Tonie Marshall, 68, a French American filmmaker and actress and the only female director to win a Cesar award, France’s equivalent of the Oscars, died Thursdayin Paris. France’s Equalities Ministry, which oversees matters of gender equality, confirmed the death but gave no further details.
Marshall was not well known outside France, but at home she was a prominent woman in the male-dominated French film industry. Though she resisted being labeled a feminist, she confronted sexism head-on in her later movies. She became a vocal supporter of the French #MeToo movement and helped open up the industry to more women.
After 30 years as an actress and 10 as a director, Marshall created a sensation in 1999 with her movie “Venus Beauty Institute,” about three women who work in a beauty salon and their search for love and happiness. It swept the top three Cesar awards — for best film, best director and best original screenplay (by Marshall) — and one of its protagonists, Audrey Tautou, won the Cesar for most promising new actress.
Catherine Hamlin, 96, an Australian obstetrician and gynecologist who devoted her life to treating Ethiopian women with a devastating childbearing injury and who was twice nominated for the Nobel Peace Prize, has died in the Ethiopian capital, Addis Ababa.
Her death Wednesdaywas announced by the Catherine Hamlin Fistula Foundation, an independent charity she co-founded in Sydney.
Catherine Hamlin in 2009 won the Right Livelihood Award, an international honor given annually to those providing solutions to the most urgent problems facing humanity. In 2012, the government in Ethiopia awarded her honorary citizenship in recognition of her dedication to the country’s people.
Al Worden, 88, Apollo 15 astronaut who circled the moon alone in 1971 while his two crewmates test-drove the first lunar rover, died Wednesdayin his sleep in Houston. He flew to the moon in 1971 along with David Scott and Jim Irwin. As command module pilot, Worden remained in lunar orbit aboard the Endeavour while Scott and Irwin descended to the surface and tried out NASA’s first moon buggy. He also undertook the first walk in deep space, spending 38 minutes tethered to his spacecraft while more than 196,000 miles from Earth.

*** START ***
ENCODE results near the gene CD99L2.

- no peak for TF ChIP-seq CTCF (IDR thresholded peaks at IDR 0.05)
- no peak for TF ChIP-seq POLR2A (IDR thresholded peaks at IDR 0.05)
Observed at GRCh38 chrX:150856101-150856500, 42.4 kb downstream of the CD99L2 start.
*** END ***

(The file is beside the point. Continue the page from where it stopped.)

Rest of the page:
Lyle Waggoner, 84, heartthrob best remembered as the announcer and a participant in the sketches in the early years of “The Carol Burnett Show” and for playing Maj. Steve Trevor on the 1970s television versions of “Wonder Woman,” died Tuesdayof cancer in Westlake Village, California. His dulcet voice, brawny jaw and muscular physique made him seem a natural leading man. But his most recognizable parts were in support of others: Burnett on her hit comedy-variety show and Lynda Carter, who played Wonder Woman.
Stuart Whitman, 92, ruggedly handsome actor who appeared in countless films and television shows over 50 years, earning an Oscar nomination for his role as a child molester in the 1961 movie “The Mark,” died Monday in Montecito, California.
Television viewers in the 1960s knew him best as the brusque, gravel-voiced Marshal Jim Crown on “Cimarron Strip,” a Western set in the 1880s in what would later become the Oklahoma Panhandle. Among his other notable roles were a gambling prison escapee opposite John Wayne in “The Comancheros” and a clumsy cowboy in “Those Magnificent Men and Their Flying Machines.”
Wolf Kahn, 92, artist who was evacuated from Nazi Germany as a child and settled in the United States, where he became renowned for his resplendent landscapes depicting beauty and permanence in an often uncertain world, died of congestive heart failure March 15 in New York City.